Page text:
A bathhouse is a building where people can bathe. In some bathhouses, people put their whole bodies in the water. In others, people clean themselves using steam or even sweat. Bathhouses are usually communal, which means people take baths together and not alone. Some bathhouses are only about getting clean and other bathhouses are also a place for people to talk to each other.
History[change | change source]
In the early 1900s, archaeologists found ruins of a bathhouse in Mohenjo-daro. This is in Pakistan today. The bathhouse was built around 2500 b.c.e. It was made out of bricks and it might have been part of a temple. Archaeologists found a Jewish mikveh from the 500s c.e. in ruins underneath Syracuse.
By 300 BC, bathhouses called thermae were common in Ancient Roman towns. The Roman writer Tiberius Claudius Secundus wrote, "Baths, drink and sex corrupt our bodies, but baths, drink and sex make life worth living."
The Roman Empire and Byzantine Empire affected bathing in the Middle East. The Middle Eastern hammam bath is like a Roman bath: A place to get clean and to talk to other people. In the 600s and 700s c.e., the Umayyad caliphs built baths with mosaic decorations on the floors. In the Medieval period, there were many baths, called hammam in the Middle East. Baghdad may have had 60,000 bathhouses. Unlike in Roman baths, men and women did not bathe together. There were different places for men and women.
In Medieval Europe most people who lived in towns went to bathhouses to bathe. The medical book Secreta Secretorum has a chapter on bathing. It said winter and spring were good times to bathe but that people should not bathe in summer. By 1200 AD, there were 32 bathhouses in Paris. Bathhouses were often right next to the town bakery so the heat from the ovens could make the water hot. In Germany in the 1400s, some people ate meals in baths. Sometimes bathhouses were brothels in disguise. When the disease syphilis reached Europe, bathhouses became less popular there.
In the Victorian period a diplomat called David Urquhart went to the Ottoman Empire, where he saw Ottoman baths. He came back to England and built bathhouses there. A person called Sinan built many baths. Some were for rich people and some were to clean the poor. This happened before indoor plumbing, which let almost every house have its own bathtub.
People in other countries built bathhouses near hot springs too. The most famous bathhouses in the United States may be Bathhouse Row in Hot Springs National Park Arkansas, eight buildings made between 1892 and 1923.
In the United States, people built bathhouses, especially during the Progressive Era, when people thought the government should help people live better lives. Indoor plumbing and pipes had made it much easier to be clean. People in the United States thought of being clean as part of being a good person, so rich and middle-class Americans built bathhouses for poorer people. New York City opened the People's Baths in 1891. It was popular, so many other public bathhouses were built. However, these bathhouses were about getting clean, not relaxing. Bathers were not allowed to stay long, and there was no place in the bathhouse to relax or talk with other people.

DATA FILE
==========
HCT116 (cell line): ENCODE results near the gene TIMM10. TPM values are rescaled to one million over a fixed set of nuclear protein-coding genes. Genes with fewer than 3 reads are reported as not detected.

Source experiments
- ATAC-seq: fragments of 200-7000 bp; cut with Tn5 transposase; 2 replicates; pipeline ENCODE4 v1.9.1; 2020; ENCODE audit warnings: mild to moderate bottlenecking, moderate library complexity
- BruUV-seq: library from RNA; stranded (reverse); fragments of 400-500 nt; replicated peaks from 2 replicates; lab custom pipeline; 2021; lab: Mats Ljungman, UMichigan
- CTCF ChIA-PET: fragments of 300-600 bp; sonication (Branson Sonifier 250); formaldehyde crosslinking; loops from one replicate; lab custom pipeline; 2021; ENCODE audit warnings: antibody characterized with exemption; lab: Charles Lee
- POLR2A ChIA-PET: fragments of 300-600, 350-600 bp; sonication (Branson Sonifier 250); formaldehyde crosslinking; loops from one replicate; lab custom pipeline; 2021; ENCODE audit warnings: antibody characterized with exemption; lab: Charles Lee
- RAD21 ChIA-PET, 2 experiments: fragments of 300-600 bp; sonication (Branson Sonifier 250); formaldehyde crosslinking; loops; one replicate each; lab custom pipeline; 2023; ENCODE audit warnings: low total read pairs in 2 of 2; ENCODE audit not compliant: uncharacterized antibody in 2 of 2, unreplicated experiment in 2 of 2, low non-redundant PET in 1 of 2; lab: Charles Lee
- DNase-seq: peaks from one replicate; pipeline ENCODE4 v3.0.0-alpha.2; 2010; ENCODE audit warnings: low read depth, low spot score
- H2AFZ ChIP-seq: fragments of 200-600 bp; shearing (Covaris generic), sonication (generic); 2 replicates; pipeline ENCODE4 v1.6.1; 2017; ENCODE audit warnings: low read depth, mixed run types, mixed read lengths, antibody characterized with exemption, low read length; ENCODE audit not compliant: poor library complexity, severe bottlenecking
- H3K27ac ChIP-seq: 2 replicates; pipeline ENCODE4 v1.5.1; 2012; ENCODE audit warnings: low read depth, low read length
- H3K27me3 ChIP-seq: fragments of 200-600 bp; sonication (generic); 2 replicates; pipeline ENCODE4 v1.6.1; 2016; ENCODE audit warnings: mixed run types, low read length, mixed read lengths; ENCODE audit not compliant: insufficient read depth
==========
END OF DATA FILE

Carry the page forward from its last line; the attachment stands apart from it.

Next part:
Shape[change | change source]
Some bathhouses are cellular baths, meaning they have many smaller tubs. Other bathhouses are steam baths, with all the bathers sitting around something hot, like hot rocks or fire.
Health[change | change source]
In many cultures, people said the bathhouse was good for the health. They especially said this about hot bathhouses, such as saunas and onsen. In Mesoamerica, people said the hot temazcal bath would heal the sick by making evil spirits leave.
Scientists have done experiments to see if baths really do help human health. In addition to keeping the body clean, some types of steam baths or other hot baths can improve circulation, blood pressure and diseases of the nose and breathing.
Types of bathhouses[change | change source]
- Sentō and onsen in Japan
- Saunas in Finland
- Sweat lodges for many groups of Native Americans
- Banya in Russia
- Jimjilbang in Korea
- Hammam in many Muslim cultures
- Temazcal and Chuj in Mesoamerica
- Mikveh in Judaism
- Thermae in Ancient Rome
References[change | change source]
- Suemedha Sood (November 29, 2012). "The origins of bathhouse culture around the world". BBC Travel. Retrieved July 8, 2021.
- Tom Wilkinson (February 13, 2018). "Typology: Bathhouse". Architectural Review. Retrieved July 9, 2021.
- Elizabeth Williams (2012). "Baths and Bathing Culture in the Middle East: The Hammam". Metropolitan Museum of Art. Retrieved July 9, 2021.
- "Did people in the Middle Ages take baths?". Medievalists. 13 April 2013. Retrieved July 9, 2021.
- "Bathhouse Row Today". United States National Parks Service. Retrieved July 9, 2021.
- "Bathhouse Row: A National Historic Landmark". Arkansas.com. Retrieved July 9, 2021.
- Erin Blakemore (September 9, 2017). "Public Baths Were Meant to Uplift the Poor". JSTOR Daily. Retrieved July 9, 2021.
- Mikkel Aaland. "Tribal Africa". Archived from the original on July 9, 2021. Retrieved July 9, 2021.
- "What are the benefits of a steam room". Medical News Today. Retrieved July 8, 2021.
- M. Pandiaraja; A.Vanitha; K. Maheshkumar; V. Venugopal; S. Poonguzhali; L. Radhika; N. Manavalan (June 11, 2020). "Effect of the Steam bath on Resting Cardiovascular Parameters in Healthy Volunteers (Abstract)". Advances in Integrative Medicine. 8 (3): 199–202. doi:10.1016/j.aimed.2020.06.001. S2CID 225715199.
- Parunkul Tungsukruthai; Preecha Nootim; Wiwan Worakunphanich; Nareerat Tabtong (2018). "Efficacy and safety of herbal steam bath in allergic rhinitis: a randomized controlled trial". Journal of Integrative Medicine. 16 (1): 39–44. doi:10.1016/j.joim.2017.12.010. PMID 29397091. Retrieved July 8, 2021.